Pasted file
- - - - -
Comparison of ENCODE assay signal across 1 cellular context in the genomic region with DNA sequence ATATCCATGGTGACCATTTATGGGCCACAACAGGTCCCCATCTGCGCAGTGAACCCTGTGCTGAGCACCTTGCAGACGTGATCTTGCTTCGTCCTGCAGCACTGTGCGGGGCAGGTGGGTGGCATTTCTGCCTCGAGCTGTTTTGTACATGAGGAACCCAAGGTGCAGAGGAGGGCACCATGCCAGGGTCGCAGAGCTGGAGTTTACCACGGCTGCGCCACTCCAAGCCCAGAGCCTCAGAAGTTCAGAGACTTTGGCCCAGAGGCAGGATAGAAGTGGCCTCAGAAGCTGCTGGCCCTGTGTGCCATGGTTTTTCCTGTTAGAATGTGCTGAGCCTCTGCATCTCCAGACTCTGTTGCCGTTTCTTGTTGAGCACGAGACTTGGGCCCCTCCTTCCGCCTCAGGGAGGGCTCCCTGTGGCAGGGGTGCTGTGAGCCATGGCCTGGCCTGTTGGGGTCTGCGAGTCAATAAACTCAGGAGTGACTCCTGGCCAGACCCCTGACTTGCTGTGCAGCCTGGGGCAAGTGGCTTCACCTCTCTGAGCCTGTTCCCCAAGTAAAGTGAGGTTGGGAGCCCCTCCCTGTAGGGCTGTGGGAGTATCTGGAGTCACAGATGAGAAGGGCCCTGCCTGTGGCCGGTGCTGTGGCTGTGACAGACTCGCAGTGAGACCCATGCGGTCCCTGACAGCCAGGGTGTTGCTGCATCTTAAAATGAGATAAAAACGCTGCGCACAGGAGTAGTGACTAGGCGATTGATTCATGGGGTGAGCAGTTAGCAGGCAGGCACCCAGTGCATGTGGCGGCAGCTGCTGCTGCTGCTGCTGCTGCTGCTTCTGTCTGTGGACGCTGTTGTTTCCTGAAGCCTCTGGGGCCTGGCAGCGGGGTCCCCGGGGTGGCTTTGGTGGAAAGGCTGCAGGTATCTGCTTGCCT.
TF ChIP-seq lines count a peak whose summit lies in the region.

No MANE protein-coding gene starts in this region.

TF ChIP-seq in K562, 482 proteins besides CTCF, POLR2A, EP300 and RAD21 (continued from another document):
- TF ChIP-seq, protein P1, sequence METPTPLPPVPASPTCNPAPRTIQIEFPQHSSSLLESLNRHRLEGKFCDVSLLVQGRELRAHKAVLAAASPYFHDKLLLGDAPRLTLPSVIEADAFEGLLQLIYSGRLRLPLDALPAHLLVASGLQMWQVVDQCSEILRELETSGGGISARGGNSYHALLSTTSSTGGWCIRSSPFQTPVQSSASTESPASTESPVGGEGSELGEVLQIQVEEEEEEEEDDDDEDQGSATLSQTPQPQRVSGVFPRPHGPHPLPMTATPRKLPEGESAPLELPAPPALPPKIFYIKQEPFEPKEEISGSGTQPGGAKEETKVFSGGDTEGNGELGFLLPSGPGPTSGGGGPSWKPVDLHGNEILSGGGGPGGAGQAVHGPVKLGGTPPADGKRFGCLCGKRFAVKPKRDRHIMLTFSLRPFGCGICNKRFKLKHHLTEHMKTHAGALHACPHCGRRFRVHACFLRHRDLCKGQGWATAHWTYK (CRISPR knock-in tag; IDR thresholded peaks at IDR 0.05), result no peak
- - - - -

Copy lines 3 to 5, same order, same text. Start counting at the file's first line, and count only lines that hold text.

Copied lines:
No MANE protein-coding gene starts in this region.

TF ChIP-seq in K562, 482 proteins besides CTCF, POLR2A, EP300 and RAD21 (continued from another document):
- TF ChIP-seq, protein P1, sequence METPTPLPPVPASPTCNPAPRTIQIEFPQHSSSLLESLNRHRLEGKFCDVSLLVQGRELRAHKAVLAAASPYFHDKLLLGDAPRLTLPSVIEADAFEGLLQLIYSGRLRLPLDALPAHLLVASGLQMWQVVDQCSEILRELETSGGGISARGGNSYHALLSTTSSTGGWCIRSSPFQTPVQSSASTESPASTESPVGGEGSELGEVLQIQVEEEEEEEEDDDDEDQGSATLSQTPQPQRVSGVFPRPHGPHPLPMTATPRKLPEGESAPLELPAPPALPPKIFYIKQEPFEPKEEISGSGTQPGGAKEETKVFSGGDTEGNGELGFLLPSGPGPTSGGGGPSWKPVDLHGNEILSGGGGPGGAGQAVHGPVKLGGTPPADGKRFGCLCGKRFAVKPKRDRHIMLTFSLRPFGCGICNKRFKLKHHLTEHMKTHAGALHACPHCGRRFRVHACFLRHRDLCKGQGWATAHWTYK (CRISPR knock-in tag; IDR thresholded peaks at IDR 0.05), result no peak